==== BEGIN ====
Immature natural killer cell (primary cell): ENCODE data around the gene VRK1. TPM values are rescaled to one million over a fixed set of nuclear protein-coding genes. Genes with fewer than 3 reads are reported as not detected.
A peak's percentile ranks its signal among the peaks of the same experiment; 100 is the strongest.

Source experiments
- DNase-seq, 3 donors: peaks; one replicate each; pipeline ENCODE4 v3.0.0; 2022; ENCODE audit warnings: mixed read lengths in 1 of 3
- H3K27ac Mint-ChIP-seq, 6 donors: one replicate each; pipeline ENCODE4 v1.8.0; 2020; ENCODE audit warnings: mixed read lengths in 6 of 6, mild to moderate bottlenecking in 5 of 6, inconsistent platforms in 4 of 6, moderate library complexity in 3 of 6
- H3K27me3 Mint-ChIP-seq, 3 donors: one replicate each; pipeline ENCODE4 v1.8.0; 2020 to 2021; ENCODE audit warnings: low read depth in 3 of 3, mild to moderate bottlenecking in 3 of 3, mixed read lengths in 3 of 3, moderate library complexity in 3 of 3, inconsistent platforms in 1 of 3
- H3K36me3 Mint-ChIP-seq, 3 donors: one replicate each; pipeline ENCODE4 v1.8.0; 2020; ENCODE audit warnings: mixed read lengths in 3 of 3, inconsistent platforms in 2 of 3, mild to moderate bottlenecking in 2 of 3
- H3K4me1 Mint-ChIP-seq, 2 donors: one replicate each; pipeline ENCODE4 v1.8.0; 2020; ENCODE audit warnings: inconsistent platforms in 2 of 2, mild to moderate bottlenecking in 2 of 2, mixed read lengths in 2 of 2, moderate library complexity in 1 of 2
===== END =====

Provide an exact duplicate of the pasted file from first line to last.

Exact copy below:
Immature natural killer cell (primary cell): ENCODE data around the gene VRK1. TPM values are rescaled to one million over a fixed set of nuclear protein-coding genes. Genes with fewer than 3 reads are reported as not detected.
A peak's percentile ranks its signal among the peaks of the same experiment; 100 is the strongest.

Source experiments
- DNase-seq, 3 donors: peaks; one replicate each; pipeline ENCODE4 v3.0.0; 2022; ENCODE audit warnings: mixed read lengths in 1 of 3
- H3K27ac Mint-ChIP-seq, 6 donors: one replicate each; pipeline ENCODE4 v1.8.0; 2020; ENCODE audit warnings: mixed read lengths in 6 of 6, mild to moderate bottlenecking in 5 of 6, inconsistent platforms in 4 of 6, moderate library complexity in 3 of 6
- H3K27me3 Mint-ChIP-seq, 3 donors: one replicate each; pipeline ENCODE4 v1.8.0; 2020 to 2021; ENCODE audit warnings: low read depth in 3 of 3, mild to moderate bottlenecking in 3 of 3, mixed read lengths in 3 of 3, moderate library complexity in 3 of 3, inconsistent platforms in 1 of 3
- H3K36me3 Mint-ChIP-seq, 3 donors: one replicate each; pipeline ENCODE4 v1.8.0; 2020; ENCODE audit warnings: mixed read lengths in 3 of 3, inconsistent platforms in 2 of 3, mild to moderate bottlenecking in 2 of 3
- H3K4me1 Mint-ChIP-seq, 2 donors: one replicate each; pipeline ENCODE4 v1.8.0; 2020; ENCODE audit warnings: inconsistent platforms in 2 of 2, mild to moderate bottlenecking in 2 of 2, mixed read lengths in 2 of 2, moderate library complexity in 1 of 2